This adventure uses a unique status system, with PC’s vying for social standing in order to overcome many of it’s challenges and unlock it’s mysteries. Knowledge skills, social skills, and player driven problem solving are of primary importance, but other feats of heroics are not neglected. The adventure is not without traditional pathfinder challenges and a well rounded party is still advisable, but well rounded PC’s are more important here than ever in my opinion. "One trick ponies” would seriously risk getting left out of important aspects of play in this unusually structured adventure.

Many plot central challenges in this adventure are solved with a system of complex skill-checks inherited from 4th Edition D&D. Without flavorful role-play, these skill challenges would be a dry series of dice rolls, so I think it is important that this PbP campaign is joined by posters who enjoy creative writing to some extent, and immersive role-play. That said, I do not believe in forcing the success or failure of social encounters to hinge on role-play at the expense of the dice. You will not find me requiring you to compose an actual sonnet in order to use a relevant skill, but you will need to think of creative uses of your skills to achieve successes in these skill challenges.

There are factions to join, courtesans and consorts to woo, and rituals to unlock. In some cases, the narrative sweeps across time in broad strokes, with players describing what they do for the day or the week rather than for the next round. As written the adventure makes allowances for romantic and sexual encounters to occur, which I am fine with although I would prefer that the consummation be implied rather than explicitly described. That’s just where my comfort level is in my RPG’s.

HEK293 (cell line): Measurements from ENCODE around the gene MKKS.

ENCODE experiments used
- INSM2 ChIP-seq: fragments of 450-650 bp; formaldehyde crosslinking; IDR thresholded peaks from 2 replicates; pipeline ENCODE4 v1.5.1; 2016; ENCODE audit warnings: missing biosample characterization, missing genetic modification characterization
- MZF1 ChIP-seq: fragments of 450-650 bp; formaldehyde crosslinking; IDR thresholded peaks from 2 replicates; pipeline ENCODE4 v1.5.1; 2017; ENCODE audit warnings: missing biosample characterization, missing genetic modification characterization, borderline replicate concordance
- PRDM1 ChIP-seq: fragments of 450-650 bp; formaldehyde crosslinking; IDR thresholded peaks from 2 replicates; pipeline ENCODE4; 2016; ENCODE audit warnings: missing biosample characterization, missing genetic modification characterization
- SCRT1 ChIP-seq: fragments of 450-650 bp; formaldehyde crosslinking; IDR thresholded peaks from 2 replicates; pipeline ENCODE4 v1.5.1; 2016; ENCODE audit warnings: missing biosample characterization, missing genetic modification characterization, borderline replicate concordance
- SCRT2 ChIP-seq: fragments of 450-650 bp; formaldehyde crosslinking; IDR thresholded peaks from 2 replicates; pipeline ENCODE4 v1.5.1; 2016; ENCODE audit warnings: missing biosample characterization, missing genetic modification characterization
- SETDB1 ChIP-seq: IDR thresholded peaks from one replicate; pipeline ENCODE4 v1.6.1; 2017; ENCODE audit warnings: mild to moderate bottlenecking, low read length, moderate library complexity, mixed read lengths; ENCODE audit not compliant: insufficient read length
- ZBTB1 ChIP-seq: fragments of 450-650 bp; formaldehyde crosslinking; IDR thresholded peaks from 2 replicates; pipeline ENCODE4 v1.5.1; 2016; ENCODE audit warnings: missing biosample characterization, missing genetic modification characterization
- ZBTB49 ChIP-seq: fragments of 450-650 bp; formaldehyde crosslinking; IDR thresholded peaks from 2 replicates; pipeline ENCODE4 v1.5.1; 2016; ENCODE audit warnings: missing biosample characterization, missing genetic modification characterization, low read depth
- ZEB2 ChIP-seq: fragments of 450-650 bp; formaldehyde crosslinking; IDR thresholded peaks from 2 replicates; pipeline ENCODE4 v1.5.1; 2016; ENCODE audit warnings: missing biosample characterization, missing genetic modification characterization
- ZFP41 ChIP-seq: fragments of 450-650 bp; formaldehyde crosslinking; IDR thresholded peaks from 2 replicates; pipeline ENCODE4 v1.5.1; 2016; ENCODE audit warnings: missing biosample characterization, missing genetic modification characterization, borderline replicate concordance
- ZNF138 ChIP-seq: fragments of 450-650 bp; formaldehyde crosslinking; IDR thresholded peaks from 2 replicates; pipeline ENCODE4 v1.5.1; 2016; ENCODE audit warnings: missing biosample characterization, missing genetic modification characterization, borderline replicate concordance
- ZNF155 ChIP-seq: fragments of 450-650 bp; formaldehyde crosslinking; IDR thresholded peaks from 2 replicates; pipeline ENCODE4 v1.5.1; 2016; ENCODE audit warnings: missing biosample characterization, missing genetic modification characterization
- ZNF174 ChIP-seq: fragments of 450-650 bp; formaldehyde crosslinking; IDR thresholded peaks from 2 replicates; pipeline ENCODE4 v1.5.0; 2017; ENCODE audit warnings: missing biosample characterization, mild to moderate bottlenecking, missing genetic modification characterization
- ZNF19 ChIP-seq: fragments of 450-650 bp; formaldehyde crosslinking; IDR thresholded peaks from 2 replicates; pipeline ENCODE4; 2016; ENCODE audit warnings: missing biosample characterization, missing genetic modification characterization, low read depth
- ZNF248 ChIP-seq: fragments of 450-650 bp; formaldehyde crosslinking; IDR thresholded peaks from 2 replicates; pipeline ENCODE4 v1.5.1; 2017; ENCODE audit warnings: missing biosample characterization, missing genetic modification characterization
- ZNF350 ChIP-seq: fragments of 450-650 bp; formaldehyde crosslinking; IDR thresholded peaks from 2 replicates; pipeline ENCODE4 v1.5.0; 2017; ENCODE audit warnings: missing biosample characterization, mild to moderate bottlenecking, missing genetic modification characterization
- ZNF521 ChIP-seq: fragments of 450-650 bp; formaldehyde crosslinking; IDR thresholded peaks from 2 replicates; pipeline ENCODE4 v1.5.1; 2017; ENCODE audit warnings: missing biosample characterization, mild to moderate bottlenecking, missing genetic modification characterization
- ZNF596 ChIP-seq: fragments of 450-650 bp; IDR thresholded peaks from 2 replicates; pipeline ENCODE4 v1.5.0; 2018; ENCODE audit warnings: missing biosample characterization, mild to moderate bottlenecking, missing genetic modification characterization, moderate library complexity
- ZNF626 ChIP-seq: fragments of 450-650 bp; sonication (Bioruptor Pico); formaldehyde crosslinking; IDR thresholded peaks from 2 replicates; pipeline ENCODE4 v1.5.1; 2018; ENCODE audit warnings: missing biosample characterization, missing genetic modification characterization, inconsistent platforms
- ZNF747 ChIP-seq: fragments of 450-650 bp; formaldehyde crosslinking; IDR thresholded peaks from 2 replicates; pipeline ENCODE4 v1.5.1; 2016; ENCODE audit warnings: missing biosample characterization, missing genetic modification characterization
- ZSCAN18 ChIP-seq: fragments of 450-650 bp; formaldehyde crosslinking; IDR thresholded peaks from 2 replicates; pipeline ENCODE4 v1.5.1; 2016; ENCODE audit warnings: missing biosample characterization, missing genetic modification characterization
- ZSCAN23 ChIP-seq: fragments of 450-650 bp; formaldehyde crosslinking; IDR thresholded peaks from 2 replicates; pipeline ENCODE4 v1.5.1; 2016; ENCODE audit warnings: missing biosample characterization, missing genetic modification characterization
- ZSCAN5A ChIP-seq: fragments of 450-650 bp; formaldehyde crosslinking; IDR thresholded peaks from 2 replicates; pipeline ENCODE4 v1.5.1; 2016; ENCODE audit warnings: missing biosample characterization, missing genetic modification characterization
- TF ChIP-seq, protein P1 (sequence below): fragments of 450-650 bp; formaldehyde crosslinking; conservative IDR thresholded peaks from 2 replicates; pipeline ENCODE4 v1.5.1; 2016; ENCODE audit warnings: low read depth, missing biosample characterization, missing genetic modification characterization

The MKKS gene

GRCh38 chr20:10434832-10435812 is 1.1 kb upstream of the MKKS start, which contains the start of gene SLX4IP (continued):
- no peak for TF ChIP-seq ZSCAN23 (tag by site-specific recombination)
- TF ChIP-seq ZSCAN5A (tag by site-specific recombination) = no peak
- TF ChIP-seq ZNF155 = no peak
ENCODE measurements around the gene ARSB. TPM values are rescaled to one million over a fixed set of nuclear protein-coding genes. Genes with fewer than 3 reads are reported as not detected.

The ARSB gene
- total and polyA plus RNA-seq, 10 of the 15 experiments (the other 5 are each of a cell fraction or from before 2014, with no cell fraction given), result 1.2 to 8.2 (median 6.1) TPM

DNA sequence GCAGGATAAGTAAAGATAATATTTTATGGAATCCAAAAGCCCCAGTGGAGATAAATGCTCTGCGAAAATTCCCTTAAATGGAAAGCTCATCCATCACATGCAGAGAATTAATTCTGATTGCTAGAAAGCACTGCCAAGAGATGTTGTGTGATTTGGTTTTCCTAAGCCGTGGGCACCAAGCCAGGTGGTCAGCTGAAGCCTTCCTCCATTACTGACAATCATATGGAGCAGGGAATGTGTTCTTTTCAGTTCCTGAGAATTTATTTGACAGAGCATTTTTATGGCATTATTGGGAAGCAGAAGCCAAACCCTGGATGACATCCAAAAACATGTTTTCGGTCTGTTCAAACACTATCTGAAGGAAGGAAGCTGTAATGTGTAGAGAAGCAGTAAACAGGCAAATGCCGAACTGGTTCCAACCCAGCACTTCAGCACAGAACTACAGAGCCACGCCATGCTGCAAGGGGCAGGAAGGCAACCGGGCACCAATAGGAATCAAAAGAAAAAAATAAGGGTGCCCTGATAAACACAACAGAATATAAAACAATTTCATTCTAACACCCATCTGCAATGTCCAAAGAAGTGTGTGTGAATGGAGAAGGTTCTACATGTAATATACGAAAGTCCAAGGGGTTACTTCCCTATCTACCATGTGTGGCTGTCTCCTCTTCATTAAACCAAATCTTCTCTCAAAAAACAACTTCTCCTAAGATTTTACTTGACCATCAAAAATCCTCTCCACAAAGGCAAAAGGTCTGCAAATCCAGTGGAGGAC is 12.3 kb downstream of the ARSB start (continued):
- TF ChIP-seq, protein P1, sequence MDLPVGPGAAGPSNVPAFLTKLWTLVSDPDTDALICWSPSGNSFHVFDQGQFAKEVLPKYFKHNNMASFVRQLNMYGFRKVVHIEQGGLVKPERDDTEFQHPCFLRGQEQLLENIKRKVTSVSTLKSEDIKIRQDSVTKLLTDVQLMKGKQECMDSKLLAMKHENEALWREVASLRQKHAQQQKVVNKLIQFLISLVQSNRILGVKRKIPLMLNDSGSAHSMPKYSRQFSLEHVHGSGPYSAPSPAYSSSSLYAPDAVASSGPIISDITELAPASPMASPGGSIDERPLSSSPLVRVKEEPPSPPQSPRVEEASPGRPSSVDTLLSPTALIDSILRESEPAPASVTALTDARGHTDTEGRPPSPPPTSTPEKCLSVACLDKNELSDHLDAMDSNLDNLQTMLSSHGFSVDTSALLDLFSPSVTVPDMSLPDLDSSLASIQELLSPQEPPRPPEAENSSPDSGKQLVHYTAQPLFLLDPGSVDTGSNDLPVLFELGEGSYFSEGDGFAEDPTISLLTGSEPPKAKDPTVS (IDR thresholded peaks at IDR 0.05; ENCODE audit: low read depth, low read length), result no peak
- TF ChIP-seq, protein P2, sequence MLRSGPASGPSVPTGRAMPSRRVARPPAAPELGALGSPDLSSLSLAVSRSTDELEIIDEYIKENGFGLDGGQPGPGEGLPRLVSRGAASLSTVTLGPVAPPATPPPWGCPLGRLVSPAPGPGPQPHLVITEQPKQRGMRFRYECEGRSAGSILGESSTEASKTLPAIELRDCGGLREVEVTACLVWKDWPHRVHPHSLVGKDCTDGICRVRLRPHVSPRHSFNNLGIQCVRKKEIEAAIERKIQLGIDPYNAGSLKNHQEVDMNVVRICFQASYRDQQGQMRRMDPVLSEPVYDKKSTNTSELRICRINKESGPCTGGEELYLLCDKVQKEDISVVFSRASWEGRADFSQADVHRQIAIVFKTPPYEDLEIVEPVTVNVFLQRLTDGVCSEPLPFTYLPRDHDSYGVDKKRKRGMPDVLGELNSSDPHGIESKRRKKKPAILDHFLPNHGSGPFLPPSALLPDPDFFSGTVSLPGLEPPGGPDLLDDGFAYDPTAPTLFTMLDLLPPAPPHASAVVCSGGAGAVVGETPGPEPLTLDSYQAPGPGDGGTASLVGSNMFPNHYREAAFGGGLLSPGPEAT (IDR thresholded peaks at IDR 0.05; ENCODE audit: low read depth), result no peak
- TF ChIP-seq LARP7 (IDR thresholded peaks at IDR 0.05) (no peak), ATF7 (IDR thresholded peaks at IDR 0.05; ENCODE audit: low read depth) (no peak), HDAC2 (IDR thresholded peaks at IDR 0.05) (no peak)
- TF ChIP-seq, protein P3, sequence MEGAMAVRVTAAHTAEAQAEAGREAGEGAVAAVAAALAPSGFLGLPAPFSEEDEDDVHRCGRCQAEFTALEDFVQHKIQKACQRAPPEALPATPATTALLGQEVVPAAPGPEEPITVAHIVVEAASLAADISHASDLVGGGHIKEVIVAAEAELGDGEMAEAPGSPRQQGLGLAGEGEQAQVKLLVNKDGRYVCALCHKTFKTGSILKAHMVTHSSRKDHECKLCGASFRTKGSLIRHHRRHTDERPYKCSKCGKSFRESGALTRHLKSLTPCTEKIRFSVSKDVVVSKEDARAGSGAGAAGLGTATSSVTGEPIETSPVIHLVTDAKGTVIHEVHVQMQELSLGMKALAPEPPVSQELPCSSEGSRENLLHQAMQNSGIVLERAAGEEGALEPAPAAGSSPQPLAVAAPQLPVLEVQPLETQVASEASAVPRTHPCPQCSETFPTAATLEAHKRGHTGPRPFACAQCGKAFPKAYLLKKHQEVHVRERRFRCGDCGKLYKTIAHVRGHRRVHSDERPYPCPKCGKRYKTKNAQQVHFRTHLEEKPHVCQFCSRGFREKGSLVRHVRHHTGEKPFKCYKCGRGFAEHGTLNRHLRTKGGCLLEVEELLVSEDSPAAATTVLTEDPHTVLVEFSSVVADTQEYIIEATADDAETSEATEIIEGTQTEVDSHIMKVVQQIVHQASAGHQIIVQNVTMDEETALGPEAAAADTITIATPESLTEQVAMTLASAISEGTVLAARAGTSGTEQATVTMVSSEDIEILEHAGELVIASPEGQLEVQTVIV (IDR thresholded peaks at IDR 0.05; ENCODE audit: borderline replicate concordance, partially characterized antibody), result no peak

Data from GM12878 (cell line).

Some scenarios could potentially lead to party members being separated, aligned with factions at odds with one another, or even in rivalries themselves. There are even individual XP awards in this module that could lead in extreme cases to level discrepancies within the party. If you can’t tell by now, this isn’t like most published modules I’ve run or played in, and I’m trying to introduce it in a way that highlights every potential red-flag that might send you running for the hills! If you’re still here, maybe this game is for you. It has certainly been a pleasure to read and I think with the right cast of characters it could be something really special.

So let’s get on to the nitty gritty of recruitment.

==========

First of all, please read these two guides.

PbP Basics
Advanced PbP

PbP is a big investment in time and energy for everyone, and so often games don’t succeed! I really believe that these guides are right on the money, and I would really appreciate it if you read them and bring them up during recruitment, something you agreed with, something you disagreed with, maybe just let me know you checked them out and we’re on the same page.

Submissions

This adventure is designed to take PC’s from levels 6-10. I am recruiting for 6 PC’s to play through a short introductory 2nd level module as a prologue to the main adventure. This prologue will serve to establish the city of Zobeck. At the conclusion of the prologue adventure, the scene will cut forward to a reunion at the same tavern where the first adventure began. It is 3 years later, the hero’s have advanced in stature to 6th level, and the inciting incident of Courts of the Shadow Fey calls them to action once more.

Therefore, you should submit a 2nd level character with a description of your plan for advancing that character to 6th level.

Character Creation:

Stats: 20 point buy
Races: All core races plus aasimar, catfolk, fetchlings, ratfolk, tengu, tieflings, changelings, kitsune, samsarans, kobolds, minitaurs and gearforged.
Sourcebooks: All classes, class features, spells, feats etc from CRB, APG, UM, UC, ARG and ACG are permitted. I have not had a chance to get acquainted with Occult Adventures or Ultimate Intrigue so material from those books will not be permitted for this campaign.
Unchained: Rogues and Summoners should be Unchained, Monks and Barbarians may be either.